Some of the godly brethren who usually frequented Hildersham’s lectures evidently felt uncomfortable that these ‘lewd’ sinners were joining with them on the national fast days. ‘And’, agreed Hildersham, ‘we know that “the sacrifice of the wicked is an abomination unto the Lord”.’ However, he explained to these unhappy believers that, in times of ‘public and general calamities’, the prayers of God’s own people were furthered when others joined with them in this service.
For, although the fullest spiritual blessings were reserved for believers, in a limited and temporal way ‘God hath oft had respect to the cries even of such as have no truth or grace’.
Besides, Hildersham’s desire was that the ungodly and hypocritical people present would be converted. At times of divine ‘grievous visitation’, he explained, ‘we find by experience that … a faithful minister may much better work upon the hearts of men to bring them to repentance than at another time’.
Communal repentance was required if God’s wrath was to be turned away from England, and the possibility of an even greater judgment in the form of war was to be avoided. But this could only be achieved if every individual examined his own conscience before God and humbled himself in true repentance.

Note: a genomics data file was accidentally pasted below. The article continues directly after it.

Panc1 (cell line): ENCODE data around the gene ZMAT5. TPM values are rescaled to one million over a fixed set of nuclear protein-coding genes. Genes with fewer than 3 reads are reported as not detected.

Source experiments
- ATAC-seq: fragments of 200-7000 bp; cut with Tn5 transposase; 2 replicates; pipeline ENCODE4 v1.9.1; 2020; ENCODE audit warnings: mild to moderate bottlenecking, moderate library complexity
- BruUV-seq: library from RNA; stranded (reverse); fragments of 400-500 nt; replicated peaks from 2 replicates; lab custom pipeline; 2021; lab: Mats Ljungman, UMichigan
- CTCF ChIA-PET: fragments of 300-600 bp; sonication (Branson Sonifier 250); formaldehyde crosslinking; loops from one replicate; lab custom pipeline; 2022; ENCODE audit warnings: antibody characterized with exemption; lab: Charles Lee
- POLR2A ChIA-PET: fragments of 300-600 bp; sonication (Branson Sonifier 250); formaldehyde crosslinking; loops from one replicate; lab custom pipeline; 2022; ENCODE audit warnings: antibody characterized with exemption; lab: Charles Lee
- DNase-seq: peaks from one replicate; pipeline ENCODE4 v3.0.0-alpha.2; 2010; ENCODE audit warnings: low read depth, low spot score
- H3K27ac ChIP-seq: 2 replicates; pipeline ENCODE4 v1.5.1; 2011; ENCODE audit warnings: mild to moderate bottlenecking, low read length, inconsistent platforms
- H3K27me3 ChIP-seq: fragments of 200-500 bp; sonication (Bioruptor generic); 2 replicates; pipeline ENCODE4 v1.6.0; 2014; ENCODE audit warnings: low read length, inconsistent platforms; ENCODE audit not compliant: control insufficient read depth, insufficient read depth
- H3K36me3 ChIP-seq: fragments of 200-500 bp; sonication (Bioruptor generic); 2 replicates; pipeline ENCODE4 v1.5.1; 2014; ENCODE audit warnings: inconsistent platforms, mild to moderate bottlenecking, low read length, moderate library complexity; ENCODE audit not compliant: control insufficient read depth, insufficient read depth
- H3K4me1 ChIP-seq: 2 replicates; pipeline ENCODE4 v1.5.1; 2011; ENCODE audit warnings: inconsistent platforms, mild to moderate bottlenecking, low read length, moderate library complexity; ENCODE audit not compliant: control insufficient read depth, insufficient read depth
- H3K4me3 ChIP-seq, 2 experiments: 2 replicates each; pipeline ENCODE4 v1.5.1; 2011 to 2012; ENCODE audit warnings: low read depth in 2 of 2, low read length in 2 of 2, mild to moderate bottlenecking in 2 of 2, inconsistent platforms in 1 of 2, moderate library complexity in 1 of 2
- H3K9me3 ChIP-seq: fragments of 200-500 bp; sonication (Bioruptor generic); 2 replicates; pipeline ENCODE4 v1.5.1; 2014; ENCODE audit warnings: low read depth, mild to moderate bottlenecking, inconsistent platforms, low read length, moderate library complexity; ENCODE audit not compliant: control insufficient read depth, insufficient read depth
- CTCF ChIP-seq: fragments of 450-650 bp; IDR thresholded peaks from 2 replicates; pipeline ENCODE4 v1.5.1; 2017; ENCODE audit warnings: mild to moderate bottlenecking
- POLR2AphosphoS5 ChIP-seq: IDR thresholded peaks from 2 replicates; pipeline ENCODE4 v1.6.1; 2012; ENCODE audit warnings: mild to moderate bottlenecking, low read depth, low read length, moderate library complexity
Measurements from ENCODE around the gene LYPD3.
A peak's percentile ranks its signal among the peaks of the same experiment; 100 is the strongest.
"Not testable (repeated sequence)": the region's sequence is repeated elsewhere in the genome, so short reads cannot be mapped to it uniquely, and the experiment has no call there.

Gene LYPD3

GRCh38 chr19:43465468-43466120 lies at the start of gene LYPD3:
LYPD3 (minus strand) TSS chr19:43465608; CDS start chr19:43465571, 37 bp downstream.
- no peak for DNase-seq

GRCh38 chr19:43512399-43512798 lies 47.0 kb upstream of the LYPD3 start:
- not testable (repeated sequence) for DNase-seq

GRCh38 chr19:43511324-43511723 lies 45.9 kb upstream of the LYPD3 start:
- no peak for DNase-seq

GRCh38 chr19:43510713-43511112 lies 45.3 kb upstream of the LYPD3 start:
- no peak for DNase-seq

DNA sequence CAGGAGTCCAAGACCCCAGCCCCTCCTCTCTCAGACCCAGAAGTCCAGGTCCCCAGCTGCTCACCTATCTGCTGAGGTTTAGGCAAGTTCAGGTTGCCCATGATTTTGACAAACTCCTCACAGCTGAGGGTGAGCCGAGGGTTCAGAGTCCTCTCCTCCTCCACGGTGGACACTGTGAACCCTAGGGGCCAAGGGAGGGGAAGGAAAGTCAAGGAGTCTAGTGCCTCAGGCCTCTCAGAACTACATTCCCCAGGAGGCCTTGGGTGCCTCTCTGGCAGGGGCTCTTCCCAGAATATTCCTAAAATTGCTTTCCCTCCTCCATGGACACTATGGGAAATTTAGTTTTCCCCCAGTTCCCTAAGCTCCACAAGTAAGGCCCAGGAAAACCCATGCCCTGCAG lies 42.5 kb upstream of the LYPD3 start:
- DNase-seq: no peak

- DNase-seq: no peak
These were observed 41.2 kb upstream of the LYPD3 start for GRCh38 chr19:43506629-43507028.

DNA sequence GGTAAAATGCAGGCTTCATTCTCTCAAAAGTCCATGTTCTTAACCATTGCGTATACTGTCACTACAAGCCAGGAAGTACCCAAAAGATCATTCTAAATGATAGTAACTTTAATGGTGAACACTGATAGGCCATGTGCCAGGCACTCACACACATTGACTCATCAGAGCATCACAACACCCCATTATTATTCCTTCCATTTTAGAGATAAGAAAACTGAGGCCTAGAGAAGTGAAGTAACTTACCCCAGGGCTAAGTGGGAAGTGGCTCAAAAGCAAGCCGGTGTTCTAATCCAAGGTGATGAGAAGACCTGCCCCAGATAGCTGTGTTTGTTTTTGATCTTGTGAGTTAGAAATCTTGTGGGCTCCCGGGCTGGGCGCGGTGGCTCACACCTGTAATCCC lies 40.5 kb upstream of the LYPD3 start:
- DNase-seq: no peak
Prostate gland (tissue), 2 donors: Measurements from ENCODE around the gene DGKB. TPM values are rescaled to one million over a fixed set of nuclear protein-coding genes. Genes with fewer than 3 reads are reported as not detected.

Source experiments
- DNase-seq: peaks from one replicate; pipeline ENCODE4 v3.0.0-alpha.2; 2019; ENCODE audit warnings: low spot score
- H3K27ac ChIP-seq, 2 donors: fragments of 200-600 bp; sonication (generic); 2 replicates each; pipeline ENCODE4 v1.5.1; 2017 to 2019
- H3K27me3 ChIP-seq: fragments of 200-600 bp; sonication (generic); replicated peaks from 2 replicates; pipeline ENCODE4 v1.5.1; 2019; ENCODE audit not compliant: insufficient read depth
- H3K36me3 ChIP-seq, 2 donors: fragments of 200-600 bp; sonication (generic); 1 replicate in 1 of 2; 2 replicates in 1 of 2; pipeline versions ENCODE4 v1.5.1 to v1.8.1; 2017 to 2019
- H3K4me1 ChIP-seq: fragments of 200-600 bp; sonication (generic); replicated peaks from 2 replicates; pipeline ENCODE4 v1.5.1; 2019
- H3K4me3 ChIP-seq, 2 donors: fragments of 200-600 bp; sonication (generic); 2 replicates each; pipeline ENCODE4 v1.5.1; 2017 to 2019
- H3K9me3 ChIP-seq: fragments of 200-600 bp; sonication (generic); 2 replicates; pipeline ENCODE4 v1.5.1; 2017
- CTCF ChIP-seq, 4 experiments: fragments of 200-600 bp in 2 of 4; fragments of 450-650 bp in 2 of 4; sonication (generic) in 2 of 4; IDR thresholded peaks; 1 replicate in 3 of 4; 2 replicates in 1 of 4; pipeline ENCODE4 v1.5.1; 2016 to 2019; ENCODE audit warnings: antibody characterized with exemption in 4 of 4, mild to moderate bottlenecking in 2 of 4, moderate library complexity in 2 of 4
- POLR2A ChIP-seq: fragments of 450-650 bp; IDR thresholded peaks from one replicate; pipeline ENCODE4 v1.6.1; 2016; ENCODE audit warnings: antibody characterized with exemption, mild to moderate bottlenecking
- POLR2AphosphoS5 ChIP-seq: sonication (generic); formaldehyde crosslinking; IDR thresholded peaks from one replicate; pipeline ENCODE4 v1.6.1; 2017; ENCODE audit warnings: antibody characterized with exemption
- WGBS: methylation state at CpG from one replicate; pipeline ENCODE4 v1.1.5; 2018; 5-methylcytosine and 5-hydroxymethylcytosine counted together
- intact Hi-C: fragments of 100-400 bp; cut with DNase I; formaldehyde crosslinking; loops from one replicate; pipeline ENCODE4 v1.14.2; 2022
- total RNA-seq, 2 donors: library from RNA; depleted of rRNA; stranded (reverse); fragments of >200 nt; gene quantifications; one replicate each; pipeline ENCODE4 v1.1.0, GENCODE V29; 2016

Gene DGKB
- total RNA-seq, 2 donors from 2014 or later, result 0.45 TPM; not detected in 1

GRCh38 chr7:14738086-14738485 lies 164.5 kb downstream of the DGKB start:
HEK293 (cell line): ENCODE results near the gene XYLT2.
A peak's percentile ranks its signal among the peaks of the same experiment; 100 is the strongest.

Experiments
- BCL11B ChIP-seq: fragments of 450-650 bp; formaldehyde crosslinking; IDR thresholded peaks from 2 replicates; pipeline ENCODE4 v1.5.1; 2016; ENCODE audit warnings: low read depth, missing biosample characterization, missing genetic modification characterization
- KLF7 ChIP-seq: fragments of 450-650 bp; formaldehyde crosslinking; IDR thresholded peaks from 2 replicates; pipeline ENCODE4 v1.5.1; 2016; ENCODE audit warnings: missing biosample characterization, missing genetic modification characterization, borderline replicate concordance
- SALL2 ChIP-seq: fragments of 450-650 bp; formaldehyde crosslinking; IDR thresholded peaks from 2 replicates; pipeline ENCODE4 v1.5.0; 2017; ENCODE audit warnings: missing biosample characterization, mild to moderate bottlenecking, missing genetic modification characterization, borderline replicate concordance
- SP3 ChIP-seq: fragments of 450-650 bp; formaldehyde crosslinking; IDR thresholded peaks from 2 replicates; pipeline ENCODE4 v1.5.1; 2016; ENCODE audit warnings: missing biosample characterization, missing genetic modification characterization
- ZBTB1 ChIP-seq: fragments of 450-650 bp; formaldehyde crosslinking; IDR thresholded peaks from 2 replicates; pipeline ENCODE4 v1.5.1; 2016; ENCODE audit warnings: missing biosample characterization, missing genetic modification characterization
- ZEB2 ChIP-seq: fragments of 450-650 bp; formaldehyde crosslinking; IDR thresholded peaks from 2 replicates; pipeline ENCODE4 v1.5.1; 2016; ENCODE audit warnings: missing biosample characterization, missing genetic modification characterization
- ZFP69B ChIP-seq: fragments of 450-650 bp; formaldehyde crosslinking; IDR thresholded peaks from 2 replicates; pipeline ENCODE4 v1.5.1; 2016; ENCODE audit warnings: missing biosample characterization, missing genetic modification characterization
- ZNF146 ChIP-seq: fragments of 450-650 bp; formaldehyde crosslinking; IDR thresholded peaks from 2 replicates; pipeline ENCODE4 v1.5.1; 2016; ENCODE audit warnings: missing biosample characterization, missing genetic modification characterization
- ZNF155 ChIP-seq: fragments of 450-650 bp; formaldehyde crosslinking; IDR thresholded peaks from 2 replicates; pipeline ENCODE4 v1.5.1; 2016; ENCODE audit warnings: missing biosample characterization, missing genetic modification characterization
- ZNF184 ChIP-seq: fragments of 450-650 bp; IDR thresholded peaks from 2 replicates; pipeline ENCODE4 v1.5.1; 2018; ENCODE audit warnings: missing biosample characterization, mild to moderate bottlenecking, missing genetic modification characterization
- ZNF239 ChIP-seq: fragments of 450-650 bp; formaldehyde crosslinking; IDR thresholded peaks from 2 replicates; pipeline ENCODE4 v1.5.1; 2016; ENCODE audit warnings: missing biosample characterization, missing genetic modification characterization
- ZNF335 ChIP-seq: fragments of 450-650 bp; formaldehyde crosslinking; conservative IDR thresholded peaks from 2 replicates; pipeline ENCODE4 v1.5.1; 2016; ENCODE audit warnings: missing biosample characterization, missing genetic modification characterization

Hildersham moves on in the sermon series to a detailed analysis of what this true repentance entails. He shows that the bodily exercise of fasting, which he describes and defines, is merely a means to the end of genuine humiliation (or humbling) for sin. The motives and means to achieve this sincere mourning for sin are outlined.
In the last sermon, preached some months later, Hildersham supplies guidelines for each listener to evaluate how far he had progressed in being truly humbled before God in his own life.
After four sermons on Psalm 35:13, while the national fast was still in operation, Hildersham commenced his exposition of Psalm 51:1-7, on Wednesday 28 September 1625. The two series alternated until the end of the national fast in December 1625, but Hildersham went on to deliver a total of 152 sermons on Psalm 51.
The circumstances of that plague summer of 1625 of a nation under God’s judgment were sobering. Hildersham urgently and powerfully declared God’s truth to his generation. How much today do people need such an urgent reminder to heed the warnings given by such things as natural disasters, a warning that God will judge the human race for its sinfulness and rebellion.
The Doctrine of Fasting and Prayer and Humiliation for Sin (now in print for the first time in nearly 400 years) emphasises the seriousness of sin and its consequences in a way that still speaks to its readers.
The practice of fasting and humbling oneself before God, particularly in times of national or international disaster, is too often a neglected discipline today. Hildersham teaches us how to approach it and why it is still important.
Lesley A. Rowe is an associate fellow in the history department of Warwick University, and the author of The Life and Times of Arthur Hildersham (Reformation Heritage Books, 2013). She has also edited Hildersham’s The Doctrine of Fasting and Prayer and Humiliation for Sin, published in 2017 by Reformation Heritage Books.